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Timothy L. Vollmer, MD
Department of Neurology
University of Colorado Health Sciences Center Professor

Co-Director of the RMMSC at Anschutz Medical Center

Medical Director-Rocky Mountain MS Center
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Brian R. Apatoff, MD, PhD
Multiple Sclerosis Institute
Center for Neurological Disorders

Associate Professor Neurology and Neuroscience,

Weill Medical College of Cornell University

Clinical Attending in Neurology,
New York-Presbyterian Hospital
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Timothy L. Vollmer M.D.
Department of Neurology
University of Colorado Health Sciences Center
Co-Director of the RMMSC at Anschutz Medical Center
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Medical Director-Rocky Mountain MS Center


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Wednesday

 

Doctor, It Hurts When I Do This: My Mystery MS Pain













































Illustration: Getty Images

May is flying by. We’re already into week 21 of the year, the days are long, and there’s even a bit of warmth in the sunlight. Better make sure we get our monthly “How’s your MS?” check-in posted.
Read more »

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Are There Health Benefits to Playing Video Games for MS Patients?




























Researches found that MS patients can find pain relief through some video games. (GETTY IMAGES)

Research finds the games may help with MS symptoms like balance and fine motor control.
Read more »

Tuesday

 

4 Ways a Low-Fat Vegan Diet May Benefit Those With MS
























A low-fat vegan diet has been reported to reduce MS fatigue, but talk to your doctor before radically changing your diet.Harald Walker/Stocksy

Some experts believe a low-fat vegan diet is helpful for people with MS. One study has tested that theory.

It’s appealing to think that changing your diet might improve your MS symptoms, and a number of dietary approaches have been studied with just that idea in mind.
Read more »

 

Is Exercise A Key Treatment For People With MS? These Penn Medicine Specialists Say Yes


























Photo credit: Getty Images/aykuterd

For people who suffer from MS, some days the pain can make it your instinct to curl into a ball and stay in bed. But, according to the certified MS specialists at Penn Medicine, that is actually the opposite of what you should do. Their work finds exercise is actually one of the most important parts of treatment for people with MS.
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Monday

 

Genentech Starts Site to Connect MS Patients and Caregivers with Resources






















Genentech has rolled out a website to connect MS patients and caregivers with resources that can help them.
Read more »

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In MS, Disease Duration, Lesion Load Predict Relapses and Disability Progression







































Image Source: MULTIPLE-SCLEROSIS-RESEARCH

Baseline disability, age, and MS disease duration may help predict 6-month confirmed disability progression in patients with relapsing-remitting MS, according to a post-hoc analysis of the TRANSFORMS trial (ClinicalTrials.gov: NCT00340834).
Read more »

Sunday

 

The Day I Met MS
























Image Source: HEALTHGUIDELINE


By Carlita

Something about taking my clothes off that cool November night inspired me to run my fingers alongside the left side of my body, to affirm the seductive curve of my shape. As my fingers began to caress my waist, I noticed it felt numb. I thought to myself, “That’s weird”, as I continued to rub the area. Too sleepy to worry, I tossed concern aside and nestled under the covers thinking it would go away by the morning.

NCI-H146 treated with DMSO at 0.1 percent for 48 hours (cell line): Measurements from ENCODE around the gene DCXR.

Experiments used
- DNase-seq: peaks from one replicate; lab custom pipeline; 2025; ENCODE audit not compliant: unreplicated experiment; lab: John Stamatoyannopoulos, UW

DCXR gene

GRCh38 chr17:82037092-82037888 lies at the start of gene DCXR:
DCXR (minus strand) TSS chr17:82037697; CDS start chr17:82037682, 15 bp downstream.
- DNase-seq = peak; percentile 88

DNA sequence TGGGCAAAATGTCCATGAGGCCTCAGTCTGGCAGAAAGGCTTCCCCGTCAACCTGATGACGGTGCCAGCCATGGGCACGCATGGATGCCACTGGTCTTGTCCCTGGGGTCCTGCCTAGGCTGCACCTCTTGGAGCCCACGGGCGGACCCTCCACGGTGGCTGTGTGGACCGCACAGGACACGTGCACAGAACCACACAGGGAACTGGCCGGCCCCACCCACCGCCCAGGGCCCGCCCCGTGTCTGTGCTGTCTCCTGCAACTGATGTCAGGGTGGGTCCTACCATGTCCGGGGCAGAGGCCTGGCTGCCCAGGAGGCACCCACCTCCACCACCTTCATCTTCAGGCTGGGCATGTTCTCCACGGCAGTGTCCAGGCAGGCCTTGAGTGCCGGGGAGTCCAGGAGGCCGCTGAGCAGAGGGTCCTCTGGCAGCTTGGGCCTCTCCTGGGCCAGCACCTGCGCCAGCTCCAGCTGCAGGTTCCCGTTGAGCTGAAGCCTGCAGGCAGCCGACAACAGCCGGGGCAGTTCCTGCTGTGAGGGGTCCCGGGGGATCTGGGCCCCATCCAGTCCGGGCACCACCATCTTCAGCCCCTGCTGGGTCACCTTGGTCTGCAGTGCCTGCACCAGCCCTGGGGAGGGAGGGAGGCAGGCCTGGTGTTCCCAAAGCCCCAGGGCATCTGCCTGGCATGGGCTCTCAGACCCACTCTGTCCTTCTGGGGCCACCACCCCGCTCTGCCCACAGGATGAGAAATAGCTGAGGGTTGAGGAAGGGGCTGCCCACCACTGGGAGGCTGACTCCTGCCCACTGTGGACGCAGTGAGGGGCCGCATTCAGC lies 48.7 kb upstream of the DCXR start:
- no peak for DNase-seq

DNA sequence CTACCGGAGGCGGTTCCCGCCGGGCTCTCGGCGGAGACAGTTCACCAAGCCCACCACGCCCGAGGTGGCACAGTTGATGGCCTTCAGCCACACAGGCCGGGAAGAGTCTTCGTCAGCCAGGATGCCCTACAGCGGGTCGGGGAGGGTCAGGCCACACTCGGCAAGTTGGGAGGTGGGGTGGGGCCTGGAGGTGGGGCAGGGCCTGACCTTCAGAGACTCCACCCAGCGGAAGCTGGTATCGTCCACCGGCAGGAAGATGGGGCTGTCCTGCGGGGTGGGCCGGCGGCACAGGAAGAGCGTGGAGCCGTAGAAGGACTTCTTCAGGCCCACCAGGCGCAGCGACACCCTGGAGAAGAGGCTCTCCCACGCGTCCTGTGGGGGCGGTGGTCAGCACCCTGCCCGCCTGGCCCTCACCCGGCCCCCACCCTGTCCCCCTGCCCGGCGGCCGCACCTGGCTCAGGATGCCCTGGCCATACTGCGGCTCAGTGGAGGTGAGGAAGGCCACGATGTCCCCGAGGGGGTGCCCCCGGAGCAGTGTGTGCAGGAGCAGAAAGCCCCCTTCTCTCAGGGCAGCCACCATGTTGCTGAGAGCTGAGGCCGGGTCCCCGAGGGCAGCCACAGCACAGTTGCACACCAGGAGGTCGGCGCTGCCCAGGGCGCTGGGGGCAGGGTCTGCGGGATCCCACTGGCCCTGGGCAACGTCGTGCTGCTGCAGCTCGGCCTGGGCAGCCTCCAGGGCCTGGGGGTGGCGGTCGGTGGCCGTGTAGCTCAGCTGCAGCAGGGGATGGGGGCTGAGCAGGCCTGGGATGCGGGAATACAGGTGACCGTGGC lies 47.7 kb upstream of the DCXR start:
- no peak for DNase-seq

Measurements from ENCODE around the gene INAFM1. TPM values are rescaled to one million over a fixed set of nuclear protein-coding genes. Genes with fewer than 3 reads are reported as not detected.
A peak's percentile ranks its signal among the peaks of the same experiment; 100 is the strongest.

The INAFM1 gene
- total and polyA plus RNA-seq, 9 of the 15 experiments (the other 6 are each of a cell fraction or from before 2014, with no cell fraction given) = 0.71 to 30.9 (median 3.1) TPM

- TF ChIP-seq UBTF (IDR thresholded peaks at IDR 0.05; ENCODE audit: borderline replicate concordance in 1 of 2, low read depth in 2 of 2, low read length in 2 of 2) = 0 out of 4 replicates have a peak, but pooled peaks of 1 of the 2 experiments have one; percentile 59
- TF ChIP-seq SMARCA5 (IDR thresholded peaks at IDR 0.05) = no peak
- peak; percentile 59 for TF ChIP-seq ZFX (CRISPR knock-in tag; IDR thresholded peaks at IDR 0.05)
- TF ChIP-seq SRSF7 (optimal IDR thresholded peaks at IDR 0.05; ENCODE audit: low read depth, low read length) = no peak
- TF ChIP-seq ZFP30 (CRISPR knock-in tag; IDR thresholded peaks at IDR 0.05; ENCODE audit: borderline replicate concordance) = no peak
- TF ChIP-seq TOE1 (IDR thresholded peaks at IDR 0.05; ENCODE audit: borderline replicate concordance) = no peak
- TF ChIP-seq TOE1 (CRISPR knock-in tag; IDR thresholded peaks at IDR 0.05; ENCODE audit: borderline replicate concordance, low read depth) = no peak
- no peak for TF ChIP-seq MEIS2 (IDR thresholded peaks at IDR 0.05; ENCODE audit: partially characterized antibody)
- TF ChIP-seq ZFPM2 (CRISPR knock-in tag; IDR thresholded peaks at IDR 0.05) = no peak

Read more »

 

Meeting Coverage: Lemtrada (alemtuzumab) Has NNT Edge Over New MS Drug

























Image Source: FIGHTNIGHTS

Battle begins over which agent is better

Alemtuzumab may have an advantage over ocrelizumab (Ocrevus) when it comes to the number of relapsing-remitting MS patients who need to be treated (NNT) to prevent adverse disease events, researchers supported by alemtuzumab drugmaker Sanofi reported here.
Read more »

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Saturday

 

Managing MS When You Have Other Health Conditions





























Doctor showing senior patient a brochure
It can be overwhelming, to say the least. (GETTY IMAGES)

High blood pressure, high cholesterol and depression can all follow an MS diagnosis.
Read more »

 

Ocrelizumab May Improve Cognitive Function in Relapsing MS




















Cognitive impairment is often reported among patients with MS.



Compared with interferon beta-1a, treatment of relapsing forms of MS with ocrelizumab resulted in improved cognitive performance, according to results from a pooled analysis of the phase 3 OPERA studies (ClinicalTrials.gov: NCT01247324, NCT01412333).
Read more »

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Friday

 

How to Choose the Right Assistive Walking Device When You Have MS






























Canes are helpful for those whose legs feel tired or those who have a foot that trips them because they offer support with overall balance while standing and walking. (GETTY IMAGES)

Simply guessing which device is best could saddle you with more pain and an increased risk for falls.

For people with MS – the autoimmune disease that attacks the brain, spinal cord and optic nerves – walking may become difficult. Damaged nerves can interrupt the signals telling the body to put one foot in front of the other. But trying to treat walking problems by simply buying a cane off a shelf is risky.
Read more »

 

How Clinically Isolated Syndrome (CIS) Is Connected to MS



















Image Source: THELANCET

According to the National MS Society, clinically isolated syndrome (CIS) refers to an initial case of neurological symptoms that continue for at least a day. These symptoms are the result of demyelination or inflammation in the central nervous system. The syndrome is either monofocal, in that the person only experiences one symptom such as optic neurosis, or multifocal, where they may experience more than one symptom during the episode.
Read more »

Thursday

 

CMSC 2017: Assessing Risk Factors for MS

























There is no one determining factor when it comes to predicting the likelihood of MS. 
Read more »

 

MS May Have Causal Link to Osteoporosis

















MS has been linked to a greater risk of fractures and osteoporosis

Patients with MS have lower bone mineral density and greater rates of osteoporosis than healthy controls, according to study results presented at the 2017 Consortium of Multiple Sclerosis Centers Annual Meeting, May 24-27 in New Orleans.
Read more »

Wednesday

 

What's the Connection Between Stress and Risk of MS Relapses?



























If you have MS, stress can trigger relapses and permanent brain lesions. (GETTY IMAGES)

A number of studies show potential for MS relapses linked to ongoing stress and major life changes.